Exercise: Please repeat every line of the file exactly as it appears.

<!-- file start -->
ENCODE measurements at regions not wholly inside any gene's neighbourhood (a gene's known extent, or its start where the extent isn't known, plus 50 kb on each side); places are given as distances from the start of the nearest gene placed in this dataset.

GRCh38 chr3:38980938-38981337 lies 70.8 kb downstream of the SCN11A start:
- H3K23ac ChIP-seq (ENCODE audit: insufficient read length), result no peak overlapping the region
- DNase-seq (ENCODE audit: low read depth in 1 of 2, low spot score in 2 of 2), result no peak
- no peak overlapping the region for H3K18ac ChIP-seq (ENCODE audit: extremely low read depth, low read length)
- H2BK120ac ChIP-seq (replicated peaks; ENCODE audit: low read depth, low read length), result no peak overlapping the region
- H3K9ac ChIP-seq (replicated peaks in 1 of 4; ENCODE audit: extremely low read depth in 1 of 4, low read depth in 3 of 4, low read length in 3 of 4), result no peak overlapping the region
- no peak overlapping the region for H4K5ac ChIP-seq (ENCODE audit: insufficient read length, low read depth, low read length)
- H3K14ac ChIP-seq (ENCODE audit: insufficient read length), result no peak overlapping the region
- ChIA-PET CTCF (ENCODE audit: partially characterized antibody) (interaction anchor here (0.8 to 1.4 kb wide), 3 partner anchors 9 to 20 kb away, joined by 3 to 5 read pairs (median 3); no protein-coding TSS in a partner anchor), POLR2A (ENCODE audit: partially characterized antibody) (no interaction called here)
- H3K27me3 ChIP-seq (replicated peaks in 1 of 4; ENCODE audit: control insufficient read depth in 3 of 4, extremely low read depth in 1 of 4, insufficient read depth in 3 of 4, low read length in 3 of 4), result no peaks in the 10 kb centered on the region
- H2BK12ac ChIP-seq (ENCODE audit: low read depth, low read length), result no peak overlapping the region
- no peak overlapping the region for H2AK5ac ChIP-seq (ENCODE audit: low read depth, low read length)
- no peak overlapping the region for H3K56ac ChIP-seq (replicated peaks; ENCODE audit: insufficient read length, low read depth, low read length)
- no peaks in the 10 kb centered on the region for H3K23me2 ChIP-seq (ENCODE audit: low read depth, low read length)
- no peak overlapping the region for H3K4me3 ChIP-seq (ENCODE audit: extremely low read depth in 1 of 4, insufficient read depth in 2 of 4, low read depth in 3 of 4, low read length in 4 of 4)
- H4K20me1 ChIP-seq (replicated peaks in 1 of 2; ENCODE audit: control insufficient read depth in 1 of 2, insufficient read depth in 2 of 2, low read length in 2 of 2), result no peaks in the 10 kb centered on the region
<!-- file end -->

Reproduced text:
ENCODE measurements at regions not wholly inside any gene's neighbourhood (a gene's known extent, or its start where the extent isn't known, plus 50 kb on each side); places are given as distances from the start of the nearest gene placed in this dataset.

GRCh38 chr3:38980938-38981337 lies 70.8 kb downstream of the SCN11A start:
- H3K23ac ChIP-seq (ENCODE audit: insufficient read length), result no peak overlapping the region
- DNase-seq (ENCODE audit: low read depth in 1 of 2, low spot score in 2 of 2), result no peak
- no peak overlapping the region for H3K18ac ChIP-seq (ENCODE audit: extremely low read depth, low read length)
- H2BK120ac ChIP-seq (replicated peaks; ENCODE audit: low read depth, low read length), result no peak overlapping the region
- H3K9ac ChIP-seq (replicated peaks in 1 of 4; ENCODE audit: extremely low read depth in 1 of 4, low read depth in 3 of 4, low read length in 3 of 4), result no peak overlapping the region
- no peak overlapping the region for H4K5ac ChIP-seq (ENCODE audit: insufficient read length, low read depth, low read length)
- H3K14ac ChIP-seq (ENCODE audit: insufficient read length), result no peak overlapping the region
- ChIA-PET CTCF (ENCODE audit: partially characterized antibody) (interaction anchor here (0.8 to 1.4 kb wide), 3 partner anchors 9 to 20 kb away, joined by 3 to 5 read pairs (median 3); no protein-coding TSS in a partner anchor), POLR2A (ENCODE audit: partially characterized antibody) (no interaction called here)
- H3K27me3 ChIP-seq (replicated peaks in 1 of 4; ENCODE audit: control insufficient read depth in 3 of 4, extremely low read depth in 1 of 4, insufficient read depth in 3 of 4, low read length in 3 of 4), result no peaks in the 10 kb centered on the region
- H2BK12ac ChIP-seq (ENCODE audit: low read depth, low read length), result no peak overlapping the region
- no peak overlapping the region for H2AK5ac ChIP-seq (ENCODE audit: low read depth, low read length)
- no peak overlapping the region for H3K56ac ChIP-seq (replicated peaks; ENCODE audit: insufficient read length, low read depth, low read length)
- no peaks in the 10 kb centered on the region for H3K23me2 ChIP-seq (ENCODE audit: low read depth, low read length)
- no peak overlapping the region for H3K4me3 ChIP-seq (ENCODE audit: extremely low read depth in 1 of 4, insufficient read depth in 2 of 4, low read depth in 3 of 4, low read length in 4 of 4)
- H4K20me1 ChIP-seq (replicated peaks in 1 of 2; ENCODE audit: control insufficient read depth in 1 of 2, insufficient read depth in 2 of 2, low read length in 2 of 2), result no peaks in the 10 kb centered on the region